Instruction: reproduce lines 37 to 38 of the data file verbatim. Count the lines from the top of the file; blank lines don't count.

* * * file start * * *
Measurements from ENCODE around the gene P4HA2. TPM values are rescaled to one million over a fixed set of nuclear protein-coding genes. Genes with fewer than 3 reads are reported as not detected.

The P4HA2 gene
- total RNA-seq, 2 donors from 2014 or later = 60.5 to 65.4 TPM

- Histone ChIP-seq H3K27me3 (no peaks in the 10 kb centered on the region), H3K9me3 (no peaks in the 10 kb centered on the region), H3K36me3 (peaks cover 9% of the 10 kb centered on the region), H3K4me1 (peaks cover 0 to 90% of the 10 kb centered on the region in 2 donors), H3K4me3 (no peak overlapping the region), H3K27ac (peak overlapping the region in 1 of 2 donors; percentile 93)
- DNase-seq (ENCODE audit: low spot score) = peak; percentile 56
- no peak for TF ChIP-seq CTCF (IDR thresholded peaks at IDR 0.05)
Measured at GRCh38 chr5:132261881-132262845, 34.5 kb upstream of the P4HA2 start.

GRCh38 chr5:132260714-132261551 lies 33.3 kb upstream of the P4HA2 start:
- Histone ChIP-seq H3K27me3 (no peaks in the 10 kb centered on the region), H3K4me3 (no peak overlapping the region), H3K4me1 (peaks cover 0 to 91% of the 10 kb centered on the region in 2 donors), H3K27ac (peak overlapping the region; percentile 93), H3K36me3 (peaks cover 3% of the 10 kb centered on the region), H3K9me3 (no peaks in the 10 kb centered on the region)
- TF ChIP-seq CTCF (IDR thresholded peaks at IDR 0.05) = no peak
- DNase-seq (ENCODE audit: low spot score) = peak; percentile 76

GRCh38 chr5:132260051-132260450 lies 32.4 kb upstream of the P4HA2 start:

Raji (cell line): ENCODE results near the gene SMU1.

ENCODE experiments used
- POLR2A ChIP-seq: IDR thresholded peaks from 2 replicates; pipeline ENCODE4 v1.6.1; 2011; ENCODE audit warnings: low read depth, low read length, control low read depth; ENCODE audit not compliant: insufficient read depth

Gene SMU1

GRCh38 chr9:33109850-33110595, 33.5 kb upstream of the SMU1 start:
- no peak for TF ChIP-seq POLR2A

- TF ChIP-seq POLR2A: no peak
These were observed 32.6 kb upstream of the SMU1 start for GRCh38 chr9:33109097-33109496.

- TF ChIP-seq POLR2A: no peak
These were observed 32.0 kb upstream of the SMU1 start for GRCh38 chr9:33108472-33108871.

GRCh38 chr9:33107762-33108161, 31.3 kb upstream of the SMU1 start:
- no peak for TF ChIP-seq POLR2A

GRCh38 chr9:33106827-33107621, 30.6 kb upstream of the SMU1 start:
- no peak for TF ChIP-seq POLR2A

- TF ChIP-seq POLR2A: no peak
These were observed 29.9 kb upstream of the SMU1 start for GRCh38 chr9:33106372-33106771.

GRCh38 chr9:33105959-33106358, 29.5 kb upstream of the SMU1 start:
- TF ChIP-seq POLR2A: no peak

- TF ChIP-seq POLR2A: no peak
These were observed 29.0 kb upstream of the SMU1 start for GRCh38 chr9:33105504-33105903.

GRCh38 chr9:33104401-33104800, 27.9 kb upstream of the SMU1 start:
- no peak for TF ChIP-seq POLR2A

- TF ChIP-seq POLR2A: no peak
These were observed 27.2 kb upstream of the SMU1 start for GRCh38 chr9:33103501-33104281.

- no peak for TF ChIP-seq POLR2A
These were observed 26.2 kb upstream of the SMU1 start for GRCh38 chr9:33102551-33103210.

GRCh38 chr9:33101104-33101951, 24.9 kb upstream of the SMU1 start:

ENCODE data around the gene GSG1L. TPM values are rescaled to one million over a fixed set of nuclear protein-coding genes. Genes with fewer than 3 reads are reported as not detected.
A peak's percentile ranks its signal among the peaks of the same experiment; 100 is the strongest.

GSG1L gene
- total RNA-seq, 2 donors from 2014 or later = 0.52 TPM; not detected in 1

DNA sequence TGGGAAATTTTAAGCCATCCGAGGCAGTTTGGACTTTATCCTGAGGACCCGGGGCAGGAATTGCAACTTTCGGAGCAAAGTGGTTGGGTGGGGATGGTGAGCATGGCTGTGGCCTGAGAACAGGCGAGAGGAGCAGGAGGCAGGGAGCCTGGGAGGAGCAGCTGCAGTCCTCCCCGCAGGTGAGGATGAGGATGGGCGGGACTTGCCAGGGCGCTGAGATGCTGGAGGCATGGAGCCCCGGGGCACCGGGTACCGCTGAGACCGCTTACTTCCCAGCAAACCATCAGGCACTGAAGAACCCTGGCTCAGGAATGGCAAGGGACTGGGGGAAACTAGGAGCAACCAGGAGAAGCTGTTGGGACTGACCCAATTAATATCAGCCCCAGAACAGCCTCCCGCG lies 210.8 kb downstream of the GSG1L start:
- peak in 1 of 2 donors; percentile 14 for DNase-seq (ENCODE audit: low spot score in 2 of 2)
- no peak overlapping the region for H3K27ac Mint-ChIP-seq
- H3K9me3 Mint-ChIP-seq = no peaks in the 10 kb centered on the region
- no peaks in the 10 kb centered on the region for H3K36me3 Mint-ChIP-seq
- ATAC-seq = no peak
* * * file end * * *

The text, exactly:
- no peak for TF ChIP-seq POLR2A
These were observed 26.2 kb upstream of the SMU1 start for GRCh38 chr9:33102551-33103210.